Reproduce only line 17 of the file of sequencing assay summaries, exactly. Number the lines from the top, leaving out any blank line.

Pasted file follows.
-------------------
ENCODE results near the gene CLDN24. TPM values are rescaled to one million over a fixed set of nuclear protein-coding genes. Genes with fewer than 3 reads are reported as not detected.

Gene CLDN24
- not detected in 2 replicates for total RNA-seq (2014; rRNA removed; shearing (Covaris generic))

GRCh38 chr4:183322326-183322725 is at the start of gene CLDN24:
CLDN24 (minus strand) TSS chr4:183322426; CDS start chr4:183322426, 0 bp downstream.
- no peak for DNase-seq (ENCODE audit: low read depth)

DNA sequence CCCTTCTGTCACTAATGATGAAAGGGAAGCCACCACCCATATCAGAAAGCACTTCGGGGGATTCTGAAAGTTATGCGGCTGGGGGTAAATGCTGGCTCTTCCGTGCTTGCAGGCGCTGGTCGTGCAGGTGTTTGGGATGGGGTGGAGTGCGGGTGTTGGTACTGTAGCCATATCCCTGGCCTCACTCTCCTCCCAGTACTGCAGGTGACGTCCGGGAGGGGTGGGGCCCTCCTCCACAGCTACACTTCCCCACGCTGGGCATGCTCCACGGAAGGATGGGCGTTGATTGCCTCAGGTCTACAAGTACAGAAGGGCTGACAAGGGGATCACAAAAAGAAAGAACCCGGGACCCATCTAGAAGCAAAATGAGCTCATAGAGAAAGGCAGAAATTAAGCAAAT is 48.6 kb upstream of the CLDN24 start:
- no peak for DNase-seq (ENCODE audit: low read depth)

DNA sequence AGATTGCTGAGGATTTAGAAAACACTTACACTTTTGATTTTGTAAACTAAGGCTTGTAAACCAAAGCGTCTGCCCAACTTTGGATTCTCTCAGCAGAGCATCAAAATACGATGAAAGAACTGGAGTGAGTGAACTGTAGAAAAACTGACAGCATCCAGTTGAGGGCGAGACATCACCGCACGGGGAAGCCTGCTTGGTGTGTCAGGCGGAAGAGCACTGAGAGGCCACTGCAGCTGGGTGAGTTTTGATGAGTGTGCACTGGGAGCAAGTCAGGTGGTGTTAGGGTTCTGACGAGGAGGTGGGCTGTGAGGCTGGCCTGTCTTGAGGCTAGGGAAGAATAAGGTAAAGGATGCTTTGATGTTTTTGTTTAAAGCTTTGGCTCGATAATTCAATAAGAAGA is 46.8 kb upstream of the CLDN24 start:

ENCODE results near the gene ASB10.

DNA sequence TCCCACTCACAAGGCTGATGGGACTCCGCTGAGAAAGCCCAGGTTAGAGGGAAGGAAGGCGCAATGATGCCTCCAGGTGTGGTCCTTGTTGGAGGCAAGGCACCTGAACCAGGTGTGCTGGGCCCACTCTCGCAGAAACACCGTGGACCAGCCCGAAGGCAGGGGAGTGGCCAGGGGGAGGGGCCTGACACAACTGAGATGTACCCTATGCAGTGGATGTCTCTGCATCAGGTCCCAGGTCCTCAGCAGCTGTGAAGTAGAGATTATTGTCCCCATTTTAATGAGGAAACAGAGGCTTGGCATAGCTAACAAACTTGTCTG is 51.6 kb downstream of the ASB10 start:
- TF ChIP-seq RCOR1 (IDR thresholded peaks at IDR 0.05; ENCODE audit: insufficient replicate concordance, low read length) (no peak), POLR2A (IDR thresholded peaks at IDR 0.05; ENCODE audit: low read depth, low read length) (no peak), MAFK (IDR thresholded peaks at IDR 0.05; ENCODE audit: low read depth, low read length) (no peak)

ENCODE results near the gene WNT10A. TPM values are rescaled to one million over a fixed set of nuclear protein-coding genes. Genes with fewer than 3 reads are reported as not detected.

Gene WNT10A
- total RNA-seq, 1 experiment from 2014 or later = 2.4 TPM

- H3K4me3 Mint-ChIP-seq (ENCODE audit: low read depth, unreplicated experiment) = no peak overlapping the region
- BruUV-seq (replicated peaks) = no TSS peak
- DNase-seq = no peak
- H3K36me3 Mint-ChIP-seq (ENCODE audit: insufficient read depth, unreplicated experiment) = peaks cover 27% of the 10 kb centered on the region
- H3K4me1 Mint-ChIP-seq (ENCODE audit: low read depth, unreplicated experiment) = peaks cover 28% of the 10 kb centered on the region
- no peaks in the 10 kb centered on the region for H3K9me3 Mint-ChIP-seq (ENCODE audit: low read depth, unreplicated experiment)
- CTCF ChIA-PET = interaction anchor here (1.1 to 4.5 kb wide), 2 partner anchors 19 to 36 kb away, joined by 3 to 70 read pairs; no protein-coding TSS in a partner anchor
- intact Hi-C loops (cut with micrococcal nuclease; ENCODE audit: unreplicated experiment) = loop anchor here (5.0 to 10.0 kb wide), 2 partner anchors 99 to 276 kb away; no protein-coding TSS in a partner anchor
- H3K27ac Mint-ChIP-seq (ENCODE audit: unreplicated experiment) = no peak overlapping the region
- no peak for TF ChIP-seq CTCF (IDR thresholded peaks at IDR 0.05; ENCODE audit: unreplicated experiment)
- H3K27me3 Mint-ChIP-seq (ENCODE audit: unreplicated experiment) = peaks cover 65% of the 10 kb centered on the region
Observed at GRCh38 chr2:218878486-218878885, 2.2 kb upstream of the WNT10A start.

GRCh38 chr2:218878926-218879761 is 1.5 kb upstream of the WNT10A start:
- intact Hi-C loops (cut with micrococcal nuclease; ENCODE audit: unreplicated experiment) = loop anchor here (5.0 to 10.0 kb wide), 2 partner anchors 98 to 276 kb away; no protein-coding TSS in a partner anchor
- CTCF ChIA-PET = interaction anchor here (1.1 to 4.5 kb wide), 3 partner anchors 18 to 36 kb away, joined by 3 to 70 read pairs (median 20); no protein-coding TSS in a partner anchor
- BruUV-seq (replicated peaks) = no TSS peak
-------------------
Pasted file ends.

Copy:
- BruUV-seq (replicated peaks) = no TSS peak